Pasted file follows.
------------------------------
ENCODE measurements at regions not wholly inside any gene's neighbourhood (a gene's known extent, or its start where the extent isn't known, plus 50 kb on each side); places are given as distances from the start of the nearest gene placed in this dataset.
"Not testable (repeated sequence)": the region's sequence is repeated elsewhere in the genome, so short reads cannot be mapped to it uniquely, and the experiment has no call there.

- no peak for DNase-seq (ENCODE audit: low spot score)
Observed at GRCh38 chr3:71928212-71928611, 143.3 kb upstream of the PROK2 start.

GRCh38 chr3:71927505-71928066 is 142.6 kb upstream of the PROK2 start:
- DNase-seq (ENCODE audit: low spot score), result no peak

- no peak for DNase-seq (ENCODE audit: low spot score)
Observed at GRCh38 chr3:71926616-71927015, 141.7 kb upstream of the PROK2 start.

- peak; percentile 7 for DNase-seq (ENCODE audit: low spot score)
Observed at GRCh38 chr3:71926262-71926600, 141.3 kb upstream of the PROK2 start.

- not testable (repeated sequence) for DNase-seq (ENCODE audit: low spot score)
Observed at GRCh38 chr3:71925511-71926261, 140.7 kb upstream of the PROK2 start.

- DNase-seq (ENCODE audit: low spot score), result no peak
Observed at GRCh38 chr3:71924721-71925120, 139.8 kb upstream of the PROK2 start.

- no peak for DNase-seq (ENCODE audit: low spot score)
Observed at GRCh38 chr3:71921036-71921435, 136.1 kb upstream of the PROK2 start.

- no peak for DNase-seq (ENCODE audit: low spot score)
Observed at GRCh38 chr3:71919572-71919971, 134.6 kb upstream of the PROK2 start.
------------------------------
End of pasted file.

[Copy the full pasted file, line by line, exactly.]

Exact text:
ENCODE measurements at regions not wholly inside any gene's neighbourhood (a gene's known extent, or its start where the extent isn't known, plus 50 kb on each side); places are given as distances from the start of the nearest gene placed in this dataset.
"Not testable (repeated sequence)": the region's sequence is repeated elsewhere in the genome, so short reads cannot be mapped to it uniquely, and the experiment has no call there.

- no peak for DNase-seq (ENCODE audit: low spot score)
Observed at GRCh38 chr3:71928212-71928611, 143.3 kb upstream of the PROK2 start.

GRCh38 chr3:71927505-71928066 is 142.6 kb upstream of the PROK2 start:
- DNase-seq (ENCODE audit: low spot score), result no peak

- no peak for DNase-seq (ENCODE audit: low spot score)
Observed at GRCh38 chr3:71926616-71927015, 141.7 kb upstream of the PROK2 start.

- peak; percentile 7 for DNase-seq (ENCODE audit: low spot score)
Observed at GRCh38 chr3:71926262-71926600, 141.3 kb upstream of the PROK2 start.

- not testable (repeated sequence) for DNase-seq (ENCODE audit: low spot score)
Observed at GRCh38 chr3:71925511-71926261, 140.7 kb upstream of the PROK2 start.

- DNase-seq (ENCODE audit: low spot score), result no peak
Observed at GRCh38 chr3:71924721-71925120, 139.8 kb upstream of the PROK2 start.

- no peak for DNase-seq (ENCODE audit: low spot score)
Observed at GRCh38 chr3:71921036-71921435, 136.1 kb upstream of the PROK2 start.

- no peak for DNase-seq (ENCODE audit: low spot score)
Observed at GRCh38 chr3:71919572-71919971, 134.6 kb upstream of the PROK2 start.